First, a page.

The Kekova region, located on Turkey's western Mediterranean coastline, encompasses the island of Kekova, the villages of Kaleköy and Üçağız, and the four ancient towns of Simena, Aperlae, Dolchiste and Teimioussa. It was declared a Specially Protected Area in 1990 to protect its ‘natural, cultural and geographic richness’.
The Kekova island – maybe because of its beauty and location – was fought over by the Italians, who occupied nearby Castelorizo, and the Turks in the early 20th century (it eventually went to Turkey in 1935). On the northern side of the island are the partly sunken ancient ruins of Dolchiste/Dolikisthe, destroyed by an earthquake in the 2nd century. Although it was rebuilt and flourished during Byzantine times, the Arab threat meant that it was eventually abandoned.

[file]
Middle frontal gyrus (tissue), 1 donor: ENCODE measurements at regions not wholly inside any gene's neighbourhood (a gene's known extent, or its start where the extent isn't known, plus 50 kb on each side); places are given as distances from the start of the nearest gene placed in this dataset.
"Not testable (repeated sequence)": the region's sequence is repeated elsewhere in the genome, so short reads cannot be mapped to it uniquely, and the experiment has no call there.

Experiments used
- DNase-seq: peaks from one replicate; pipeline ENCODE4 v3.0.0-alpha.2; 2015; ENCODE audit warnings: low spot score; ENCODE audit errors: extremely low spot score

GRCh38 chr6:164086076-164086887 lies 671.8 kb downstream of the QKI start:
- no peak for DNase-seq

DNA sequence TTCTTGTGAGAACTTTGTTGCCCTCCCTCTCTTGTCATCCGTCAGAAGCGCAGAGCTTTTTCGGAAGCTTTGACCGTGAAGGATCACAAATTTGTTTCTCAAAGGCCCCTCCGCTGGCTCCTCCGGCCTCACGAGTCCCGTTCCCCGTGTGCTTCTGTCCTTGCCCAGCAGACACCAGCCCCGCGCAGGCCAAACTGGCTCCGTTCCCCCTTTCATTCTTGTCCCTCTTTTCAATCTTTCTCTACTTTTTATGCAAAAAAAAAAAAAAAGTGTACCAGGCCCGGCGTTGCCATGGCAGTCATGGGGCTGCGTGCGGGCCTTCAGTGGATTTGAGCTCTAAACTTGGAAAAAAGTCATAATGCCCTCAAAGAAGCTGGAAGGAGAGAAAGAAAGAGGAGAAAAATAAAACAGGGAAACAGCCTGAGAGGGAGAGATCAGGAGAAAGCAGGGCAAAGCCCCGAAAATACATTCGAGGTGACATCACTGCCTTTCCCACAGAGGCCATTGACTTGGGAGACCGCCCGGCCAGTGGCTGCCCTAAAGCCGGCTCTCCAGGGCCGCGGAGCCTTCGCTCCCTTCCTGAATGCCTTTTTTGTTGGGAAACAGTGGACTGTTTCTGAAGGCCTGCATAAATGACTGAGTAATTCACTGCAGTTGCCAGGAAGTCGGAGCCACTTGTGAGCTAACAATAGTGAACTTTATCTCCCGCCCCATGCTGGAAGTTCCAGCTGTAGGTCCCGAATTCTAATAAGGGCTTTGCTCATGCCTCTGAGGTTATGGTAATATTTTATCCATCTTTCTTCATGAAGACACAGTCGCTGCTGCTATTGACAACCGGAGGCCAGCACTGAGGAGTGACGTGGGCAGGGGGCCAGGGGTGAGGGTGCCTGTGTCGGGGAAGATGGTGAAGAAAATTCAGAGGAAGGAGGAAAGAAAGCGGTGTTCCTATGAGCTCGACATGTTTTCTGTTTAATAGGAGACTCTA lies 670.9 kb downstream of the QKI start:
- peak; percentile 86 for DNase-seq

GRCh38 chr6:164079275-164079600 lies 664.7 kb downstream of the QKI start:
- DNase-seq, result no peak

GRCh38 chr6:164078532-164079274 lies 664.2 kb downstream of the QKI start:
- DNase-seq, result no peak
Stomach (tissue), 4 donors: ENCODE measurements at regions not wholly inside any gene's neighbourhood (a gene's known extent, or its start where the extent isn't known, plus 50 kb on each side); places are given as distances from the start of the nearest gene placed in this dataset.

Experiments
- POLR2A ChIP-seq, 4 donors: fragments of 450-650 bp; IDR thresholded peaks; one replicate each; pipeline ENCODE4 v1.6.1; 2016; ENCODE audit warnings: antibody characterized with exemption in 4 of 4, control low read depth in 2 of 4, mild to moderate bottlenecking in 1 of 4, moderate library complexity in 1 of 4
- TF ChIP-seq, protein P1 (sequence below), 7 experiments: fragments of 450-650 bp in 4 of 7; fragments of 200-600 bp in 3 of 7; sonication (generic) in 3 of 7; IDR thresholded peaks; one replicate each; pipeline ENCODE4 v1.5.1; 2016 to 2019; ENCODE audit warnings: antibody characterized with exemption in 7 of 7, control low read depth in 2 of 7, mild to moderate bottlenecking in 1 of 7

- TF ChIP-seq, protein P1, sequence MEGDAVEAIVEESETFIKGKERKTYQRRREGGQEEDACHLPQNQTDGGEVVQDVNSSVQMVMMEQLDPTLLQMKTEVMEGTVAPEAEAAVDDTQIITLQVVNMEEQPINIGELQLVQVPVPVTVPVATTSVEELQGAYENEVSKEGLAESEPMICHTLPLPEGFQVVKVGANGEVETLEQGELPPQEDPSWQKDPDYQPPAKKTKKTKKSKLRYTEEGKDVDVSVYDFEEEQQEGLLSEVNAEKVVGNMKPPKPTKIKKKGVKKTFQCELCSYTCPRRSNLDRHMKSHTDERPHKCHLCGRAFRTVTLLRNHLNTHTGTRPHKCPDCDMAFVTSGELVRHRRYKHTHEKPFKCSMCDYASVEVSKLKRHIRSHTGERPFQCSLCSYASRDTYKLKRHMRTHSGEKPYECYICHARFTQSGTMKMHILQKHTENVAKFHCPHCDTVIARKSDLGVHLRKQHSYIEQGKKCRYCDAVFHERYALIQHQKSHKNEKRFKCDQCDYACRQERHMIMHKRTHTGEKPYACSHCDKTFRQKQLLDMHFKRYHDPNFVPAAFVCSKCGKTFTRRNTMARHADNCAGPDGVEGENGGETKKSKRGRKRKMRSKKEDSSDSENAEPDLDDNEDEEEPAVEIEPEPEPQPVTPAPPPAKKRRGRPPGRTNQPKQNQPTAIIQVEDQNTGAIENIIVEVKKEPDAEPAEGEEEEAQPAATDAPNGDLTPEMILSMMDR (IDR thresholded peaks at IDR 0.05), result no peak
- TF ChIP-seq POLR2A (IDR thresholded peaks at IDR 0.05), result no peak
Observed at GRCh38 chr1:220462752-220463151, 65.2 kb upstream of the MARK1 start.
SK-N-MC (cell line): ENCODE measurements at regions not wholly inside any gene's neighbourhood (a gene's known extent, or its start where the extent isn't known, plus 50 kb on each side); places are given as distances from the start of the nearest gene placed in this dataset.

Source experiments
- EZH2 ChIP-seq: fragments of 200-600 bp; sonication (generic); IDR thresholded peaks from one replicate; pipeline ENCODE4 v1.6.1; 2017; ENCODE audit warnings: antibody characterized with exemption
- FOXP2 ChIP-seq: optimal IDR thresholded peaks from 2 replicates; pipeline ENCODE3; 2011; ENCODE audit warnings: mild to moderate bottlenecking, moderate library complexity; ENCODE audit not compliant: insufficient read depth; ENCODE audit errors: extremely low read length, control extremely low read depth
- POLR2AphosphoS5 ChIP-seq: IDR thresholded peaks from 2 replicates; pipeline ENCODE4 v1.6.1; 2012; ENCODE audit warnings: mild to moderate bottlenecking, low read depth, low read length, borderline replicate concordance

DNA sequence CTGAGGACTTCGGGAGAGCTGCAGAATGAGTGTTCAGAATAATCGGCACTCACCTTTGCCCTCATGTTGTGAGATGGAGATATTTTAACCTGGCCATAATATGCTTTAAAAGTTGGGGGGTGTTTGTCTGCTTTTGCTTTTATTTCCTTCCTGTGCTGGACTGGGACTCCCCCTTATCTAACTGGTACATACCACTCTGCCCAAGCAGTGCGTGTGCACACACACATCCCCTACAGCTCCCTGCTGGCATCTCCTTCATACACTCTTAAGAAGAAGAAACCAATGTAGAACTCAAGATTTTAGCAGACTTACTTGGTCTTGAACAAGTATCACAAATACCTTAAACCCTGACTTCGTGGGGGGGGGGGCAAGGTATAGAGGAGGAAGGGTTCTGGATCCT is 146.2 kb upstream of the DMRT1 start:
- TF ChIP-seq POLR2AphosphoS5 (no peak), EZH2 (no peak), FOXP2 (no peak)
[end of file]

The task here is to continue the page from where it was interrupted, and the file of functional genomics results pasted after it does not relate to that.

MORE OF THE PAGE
The village of Kaleköy (ancient: Simena) is accessible only by boat, and its beauty and charm hit you as you approach. Floating restaurants adorned with brightly coloured flowers, terracotta-roofed houses, stone dwellings and a quaint little harbour paint a most picturesque scene. A well-preserved castle built by the Knights of Rhodes partially upon Lycian foundations dominates the top of the village.
The village of Üçağız (ancient name: Teimioussa) is one km from Kaleköy, north of a small bay by the same name, with the ruins of Teimioussa to the east. The name ‘Üçağız’ means ‘three mouths’, referring to the three exits to open sea.
The nearest airport is Dalaman which is 185 km away (2 hours and 50 minutes by car). It is not possible to stay in every part of Kekova (for instance, the Kekova island is uninhabited and only able to be seen from boat) but rooms in modest pensions can be rented in Kaleköy and Üçağız.
If you are staying in Kekova, hiring a car is the best option as there are many sights to explore in the 260km2 region. The Kekova island and Kaleköy are accessibly by boat, and many people stay in nearby Kaş and make day trips. Canoeing is highly recommended around the sunken city.